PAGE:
When I first see you or meet you for the first time, please don’t tell me that your beloved mom/sister/aunt/best friend died of cancer. Folks, when you are fighting the disease, this gets old.
“You take chemotherapy for breast cancer? My sister in law did. She died last year.”
“My best friend had stage 1 breast cancer. She beat it and then 3 months later it spread and she died within 3 months.”
Wait and get to that. Or hold it. Don’t jump to the end of the book without an introduction.
We cancer people know the statistics. We know it’s terrifying. We are terrified. We want to live and are doing our best. We know it comes back and spread. We know it kills. And we (most of us) also want to help and be there for others – be an ear to hose who are hurting. But the jump to the ending of the story with “she died” has got to stop.
I hear it in the grocery store line. A lady said it at The Gap yesterday and then again another at the nail salon. People want to relate and I get that. But try to think about how hard that is to constantly hear when you have the very thing that killed your family member or friend.
I hope this can be a little “How to Talk to Cancer People 101.” I am sure this rule applies with other diseases and ailments. The key is to think about how your words will make others feels. Try really hard to put yourself in the other person’s shoes and then choose your words. No, you don’t have to walk on eggshells and I am definitely not some fragile bird that will fall apart if your words are scary. But that said, I am about to lock myself up in the house to stop hearing the reckless words of others. And that would be a darn shame, because I like people and I like being out and I will eventually run out of toilet paper. But if I keep hearing horror stories, folks, I am becoming a hermit.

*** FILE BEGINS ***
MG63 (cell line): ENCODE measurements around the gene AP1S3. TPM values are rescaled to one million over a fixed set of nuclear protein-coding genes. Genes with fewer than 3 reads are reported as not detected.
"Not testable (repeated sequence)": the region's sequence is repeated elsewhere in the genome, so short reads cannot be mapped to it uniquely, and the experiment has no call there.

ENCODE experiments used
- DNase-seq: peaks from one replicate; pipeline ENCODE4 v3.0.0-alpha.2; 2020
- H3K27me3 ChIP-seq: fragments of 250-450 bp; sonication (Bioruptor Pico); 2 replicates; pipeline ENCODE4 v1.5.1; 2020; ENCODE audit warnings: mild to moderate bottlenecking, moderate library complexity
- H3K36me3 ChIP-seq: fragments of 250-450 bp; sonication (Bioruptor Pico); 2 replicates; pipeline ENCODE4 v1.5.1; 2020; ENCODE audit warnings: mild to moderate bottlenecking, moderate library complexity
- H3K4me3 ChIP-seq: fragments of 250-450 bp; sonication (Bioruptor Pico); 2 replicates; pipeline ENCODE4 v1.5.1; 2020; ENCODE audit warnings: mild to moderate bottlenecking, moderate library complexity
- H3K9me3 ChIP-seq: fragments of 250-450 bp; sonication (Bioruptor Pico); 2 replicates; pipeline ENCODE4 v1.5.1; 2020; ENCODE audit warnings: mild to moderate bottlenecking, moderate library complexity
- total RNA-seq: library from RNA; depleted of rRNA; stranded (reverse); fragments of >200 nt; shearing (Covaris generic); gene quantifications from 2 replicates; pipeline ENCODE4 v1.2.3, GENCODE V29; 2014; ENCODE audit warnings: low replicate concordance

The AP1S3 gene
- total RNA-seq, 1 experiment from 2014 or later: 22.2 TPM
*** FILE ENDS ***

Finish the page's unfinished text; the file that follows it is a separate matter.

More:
Testing positive for BRCA2 in July, 2016, Jen Frazier was shocked with her 3c Inflammatory Breast Cancer diagnosis in September of the same year, before she could take preventative measures. She has been fighting since then, making it a goal to make friends in every doctor’s office she visits and to educate others about IBC. She spent a decade as a travel writer for Southern Living Magazine and now freelance writes for Southern Living, Texas Monthly, HGTV and others, when she isn’t sitting in doctors’ waiting rooms or chauffeuring her 11-year-old daughter and 7-year-old son around her hometown of Dallas, Texas.